The Impossible Burger
The other sustainable item that’s got Chef Effie juiced is the Impossible Burger. The Impossible Burger debuted with much fanfare at fancier spots in New York City, but the Oakland-based company makes the Coliseum’s supply of burgers basically right behind the Coliseum, on 85th Avenue. The reason it’s supposedly “impossible”? It’s vegan, and yet avowed burger eaters find it to be a palatable substitute. We were about to put that to the test, as only one of our crew had ever tried it before.
At the Coliseum, they make it multiple different ways. At Section 123, they sell the Impossible “French Onion Sliders.” The French Onion Sliders come with caramelized onions, brie, and a delicious balsamic roasted tomato. Overall, our crew of meat-eaters and one vegetarian all agreed the sliders were delicious. At $12 for 2 sliders, they are a little pricey, but it’s nice to have a veggie option at the park, and they’re pretty healthy compared to their beef counterparts. Tim’s buddy Wilson didn’t mince words: “Anyone that talks sh*t about vegan food needs to try this burger.” Andrea thought it was better than the one she had at a fancy cafe.
At the Shibe Park Tavern, they can make the Impossible Burger vegan, vegetarian, or, as their classic “breakfast burger.” The Breakfast burger comes with bacon, ghost pepper cheese and a fried egg. Why would you make a vegan burger with an egg, cheese and bacon? Apparently, the idea is to promote more earth-friendly choices, and that means converting the beef eaters to occasionally swap out the cow for a veggie burger.
Although skeptical, our crew was duly impressed. Tim, who wasn’t paying attention to Chef Effie’s spiel, didn’t even know that the breakfast burger wasn’t beef. “I didn’t realize that until you just told me,” he said, halfway through his burger. Everyone loved the breakfast burger. I got it vegan to try it on its own. As a guy that doesn’t know what a real burger tastes like, I thought it was fine. I’d definitely add the ghost pepper cheese next time, though.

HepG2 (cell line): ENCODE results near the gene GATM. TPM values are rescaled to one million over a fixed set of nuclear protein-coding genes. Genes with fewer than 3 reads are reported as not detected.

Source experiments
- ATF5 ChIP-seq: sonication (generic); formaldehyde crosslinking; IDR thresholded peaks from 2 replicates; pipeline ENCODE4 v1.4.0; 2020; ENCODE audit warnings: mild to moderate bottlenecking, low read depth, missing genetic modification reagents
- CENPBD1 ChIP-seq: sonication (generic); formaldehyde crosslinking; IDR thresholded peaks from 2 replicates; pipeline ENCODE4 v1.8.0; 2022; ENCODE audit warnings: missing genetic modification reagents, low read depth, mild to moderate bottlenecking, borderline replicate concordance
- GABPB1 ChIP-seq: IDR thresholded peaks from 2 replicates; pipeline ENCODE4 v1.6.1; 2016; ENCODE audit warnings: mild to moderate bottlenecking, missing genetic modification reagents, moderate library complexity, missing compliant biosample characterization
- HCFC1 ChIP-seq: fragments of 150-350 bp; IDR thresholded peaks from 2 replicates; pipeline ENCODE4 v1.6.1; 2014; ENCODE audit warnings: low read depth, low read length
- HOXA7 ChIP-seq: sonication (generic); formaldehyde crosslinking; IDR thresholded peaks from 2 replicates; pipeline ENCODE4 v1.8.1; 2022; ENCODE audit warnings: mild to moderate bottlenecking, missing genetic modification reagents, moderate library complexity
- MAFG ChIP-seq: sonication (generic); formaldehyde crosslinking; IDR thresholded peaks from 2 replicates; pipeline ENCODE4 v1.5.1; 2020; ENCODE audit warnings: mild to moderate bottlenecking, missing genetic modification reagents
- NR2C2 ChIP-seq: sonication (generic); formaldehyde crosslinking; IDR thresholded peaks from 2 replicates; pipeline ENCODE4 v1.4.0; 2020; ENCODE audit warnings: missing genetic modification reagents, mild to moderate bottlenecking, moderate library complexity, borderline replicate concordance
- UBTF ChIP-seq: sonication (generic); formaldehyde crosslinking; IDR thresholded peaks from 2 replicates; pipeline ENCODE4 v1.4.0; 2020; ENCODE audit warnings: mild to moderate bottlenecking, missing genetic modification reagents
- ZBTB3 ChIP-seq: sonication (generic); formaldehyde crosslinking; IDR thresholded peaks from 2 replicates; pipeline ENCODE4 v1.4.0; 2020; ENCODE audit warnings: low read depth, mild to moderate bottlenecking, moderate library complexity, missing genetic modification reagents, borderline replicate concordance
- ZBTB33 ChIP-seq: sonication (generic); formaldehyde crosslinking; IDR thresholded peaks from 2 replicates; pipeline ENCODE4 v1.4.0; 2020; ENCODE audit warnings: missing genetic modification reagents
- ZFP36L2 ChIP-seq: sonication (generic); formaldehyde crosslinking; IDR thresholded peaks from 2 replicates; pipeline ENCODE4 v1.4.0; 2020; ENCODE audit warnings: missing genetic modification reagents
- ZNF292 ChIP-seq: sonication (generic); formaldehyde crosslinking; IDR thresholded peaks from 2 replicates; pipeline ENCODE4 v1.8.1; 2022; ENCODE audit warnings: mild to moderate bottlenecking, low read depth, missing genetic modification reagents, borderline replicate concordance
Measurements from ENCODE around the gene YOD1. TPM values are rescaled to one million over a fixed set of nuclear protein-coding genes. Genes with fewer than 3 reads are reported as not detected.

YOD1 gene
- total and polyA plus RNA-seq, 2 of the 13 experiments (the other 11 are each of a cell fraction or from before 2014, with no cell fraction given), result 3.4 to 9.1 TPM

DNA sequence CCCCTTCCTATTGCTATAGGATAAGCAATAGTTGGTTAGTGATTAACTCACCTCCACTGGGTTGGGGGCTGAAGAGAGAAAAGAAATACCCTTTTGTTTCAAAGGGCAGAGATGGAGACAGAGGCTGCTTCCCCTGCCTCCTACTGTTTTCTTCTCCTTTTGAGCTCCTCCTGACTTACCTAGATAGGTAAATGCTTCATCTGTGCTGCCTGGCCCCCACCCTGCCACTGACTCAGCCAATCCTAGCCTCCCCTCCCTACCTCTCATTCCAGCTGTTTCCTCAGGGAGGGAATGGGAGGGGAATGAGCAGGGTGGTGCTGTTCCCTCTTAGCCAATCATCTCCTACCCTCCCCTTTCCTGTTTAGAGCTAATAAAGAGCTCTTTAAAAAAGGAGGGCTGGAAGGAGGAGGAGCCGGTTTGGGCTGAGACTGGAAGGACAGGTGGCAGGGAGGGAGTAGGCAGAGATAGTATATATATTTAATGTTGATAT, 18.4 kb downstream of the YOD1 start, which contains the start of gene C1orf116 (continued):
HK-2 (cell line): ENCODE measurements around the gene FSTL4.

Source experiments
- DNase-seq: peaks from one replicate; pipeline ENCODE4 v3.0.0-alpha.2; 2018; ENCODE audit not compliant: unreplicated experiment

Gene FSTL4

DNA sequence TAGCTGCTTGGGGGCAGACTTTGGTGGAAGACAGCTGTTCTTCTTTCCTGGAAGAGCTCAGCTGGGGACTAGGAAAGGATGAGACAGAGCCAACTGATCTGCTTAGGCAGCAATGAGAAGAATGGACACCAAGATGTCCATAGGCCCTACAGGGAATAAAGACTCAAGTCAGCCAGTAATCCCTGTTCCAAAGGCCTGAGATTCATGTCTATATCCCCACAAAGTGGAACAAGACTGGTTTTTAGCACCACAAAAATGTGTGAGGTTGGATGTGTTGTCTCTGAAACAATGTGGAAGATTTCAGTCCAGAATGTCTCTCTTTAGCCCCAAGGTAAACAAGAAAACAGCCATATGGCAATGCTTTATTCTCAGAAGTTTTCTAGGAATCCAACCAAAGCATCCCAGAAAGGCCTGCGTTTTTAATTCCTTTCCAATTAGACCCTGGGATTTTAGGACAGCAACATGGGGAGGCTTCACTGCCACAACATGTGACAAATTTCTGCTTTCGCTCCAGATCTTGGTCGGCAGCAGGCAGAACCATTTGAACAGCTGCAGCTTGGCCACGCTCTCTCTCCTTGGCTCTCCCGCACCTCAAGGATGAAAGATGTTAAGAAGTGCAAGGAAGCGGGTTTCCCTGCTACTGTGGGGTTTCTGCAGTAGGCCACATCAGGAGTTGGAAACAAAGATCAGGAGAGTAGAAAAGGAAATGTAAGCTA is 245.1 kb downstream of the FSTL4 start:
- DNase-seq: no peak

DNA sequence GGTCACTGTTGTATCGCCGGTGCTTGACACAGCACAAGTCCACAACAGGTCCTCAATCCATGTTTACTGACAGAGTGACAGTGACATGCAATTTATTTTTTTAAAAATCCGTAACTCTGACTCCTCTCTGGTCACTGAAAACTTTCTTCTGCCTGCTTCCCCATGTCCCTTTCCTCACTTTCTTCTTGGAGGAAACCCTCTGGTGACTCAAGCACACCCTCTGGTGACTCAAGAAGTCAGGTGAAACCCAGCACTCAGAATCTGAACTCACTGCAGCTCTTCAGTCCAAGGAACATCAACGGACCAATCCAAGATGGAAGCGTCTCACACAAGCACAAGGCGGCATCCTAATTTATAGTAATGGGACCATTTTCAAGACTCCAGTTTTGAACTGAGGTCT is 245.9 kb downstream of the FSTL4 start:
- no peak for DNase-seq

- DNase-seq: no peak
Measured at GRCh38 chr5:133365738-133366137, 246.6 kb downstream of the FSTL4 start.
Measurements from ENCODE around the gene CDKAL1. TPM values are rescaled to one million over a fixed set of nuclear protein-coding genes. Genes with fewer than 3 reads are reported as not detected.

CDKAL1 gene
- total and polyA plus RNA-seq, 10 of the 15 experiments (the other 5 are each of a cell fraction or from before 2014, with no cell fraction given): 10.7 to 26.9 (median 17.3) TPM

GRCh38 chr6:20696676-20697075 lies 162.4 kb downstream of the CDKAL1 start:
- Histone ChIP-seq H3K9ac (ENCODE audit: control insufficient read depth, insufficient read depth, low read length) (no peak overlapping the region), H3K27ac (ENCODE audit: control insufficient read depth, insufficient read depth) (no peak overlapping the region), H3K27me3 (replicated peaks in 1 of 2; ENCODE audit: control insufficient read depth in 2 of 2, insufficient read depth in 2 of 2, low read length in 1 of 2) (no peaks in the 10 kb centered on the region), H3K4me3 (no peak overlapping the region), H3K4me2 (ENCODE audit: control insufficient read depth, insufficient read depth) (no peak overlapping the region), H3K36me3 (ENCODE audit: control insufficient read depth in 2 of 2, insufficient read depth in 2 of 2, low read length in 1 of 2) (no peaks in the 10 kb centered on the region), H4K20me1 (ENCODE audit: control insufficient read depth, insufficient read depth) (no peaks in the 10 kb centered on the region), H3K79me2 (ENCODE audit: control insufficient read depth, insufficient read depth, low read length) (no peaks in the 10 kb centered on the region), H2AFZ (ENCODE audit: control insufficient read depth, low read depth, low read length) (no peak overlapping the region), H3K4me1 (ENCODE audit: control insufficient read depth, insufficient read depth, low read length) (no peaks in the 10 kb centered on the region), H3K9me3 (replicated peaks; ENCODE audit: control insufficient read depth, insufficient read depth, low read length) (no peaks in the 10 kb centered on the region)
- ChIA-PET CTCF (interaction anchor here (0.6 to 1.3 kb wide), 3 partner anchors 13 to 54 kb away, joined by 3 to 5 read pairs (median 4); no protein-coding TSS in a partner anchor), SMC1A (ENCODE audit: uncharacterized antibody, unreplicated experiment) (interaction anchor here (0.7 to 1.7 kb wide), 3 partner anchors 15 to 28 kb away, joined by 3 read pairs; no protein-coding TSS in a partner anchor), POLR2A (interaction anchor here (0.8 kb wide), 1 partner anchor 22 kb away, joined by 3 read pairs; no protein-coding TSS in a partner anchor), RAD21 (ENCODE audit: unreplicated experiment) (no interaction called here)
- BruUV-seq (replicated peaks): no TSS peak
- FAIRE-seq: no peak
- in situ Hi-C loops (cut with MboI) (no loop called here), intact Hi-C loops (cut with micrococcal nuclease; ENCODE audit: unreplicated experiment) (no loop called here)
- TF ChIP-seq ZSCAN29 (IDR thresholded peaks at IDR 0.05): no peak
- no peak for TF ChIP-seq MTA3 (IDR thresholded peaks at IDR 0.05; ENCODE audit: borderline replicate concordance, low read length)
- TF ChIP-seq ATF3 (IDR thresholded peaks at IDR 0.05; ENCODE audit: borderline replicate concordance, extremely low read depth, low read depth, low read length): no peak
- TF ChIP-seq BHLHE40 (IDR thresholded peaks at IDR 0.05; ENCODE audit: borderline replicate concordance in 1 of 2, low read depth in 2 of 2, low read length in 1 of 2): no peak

Simply Shawerma: Another new addition
The other item that Chef Effie was keen to showcase was the new “Simply Shawerma” stand that the A’s debuted in Section 132. These massive shawermas come in chicken or beef. Generally, the consensus was the shawerma was on par with the average Mediterranean counter joint. At $12 it was a good value in terms of quantity and flavor, but difficult to eat as it came in a bun instead of a pita. Apparently it’s doing so well that Spectra (the Coliseum food service provider) plans to expand it to other stadiums.
A whole new menu
Since the Coliseum is the only MLB stadium serviced by Spectra, it’s an important account for them. Hence the opportunity for Chef Effie to take some risks with the menu this year.
Among those risks, one has paid off in droves: Brunch. On Saturday and Sunday day games only, you can step into the Shibe Park tavern and get an actual honest-to-goodness 1500 calorie breakfast. “Brunch is sold out every single Saturday and Sunday” says the Chef.
Aside from the brunch, the daily fare has been upgraded. Although our crew was super full, we had to try the three types of fries: Garlic, sweet potato, and “possum.” The possum fries, named after the short-lived “rally possum” (and presumably not the meat contained in them) are like BBQ nacho fries. To our crew, the possum fries had too much going on, but the garlic fries polled unanimously better than AT&T park’s famous fries. These were just crispier and not heaped on with pounds of raw-ish garlic.
In addition to the traditional french fries, we decided to go for the fried avocado and the buffalo blue cheese cauliflower. They both came with sauces that are all made in-house. And everyone was way into both of them.
Effie’s grandiose vision doesn’t end at the borders of the Shibe Park menu, though: “We’re trying to change the future of food. We care about food. And we’re changing the level of fan expectations.”
As for our immediate future, we were in for a massive food coma, which luckily dulled us to the game at hand as Brett Anderson got shelled in what eventually became the worst loss so far, 16-2 to the Houston Astros. Hey, at least the food was great.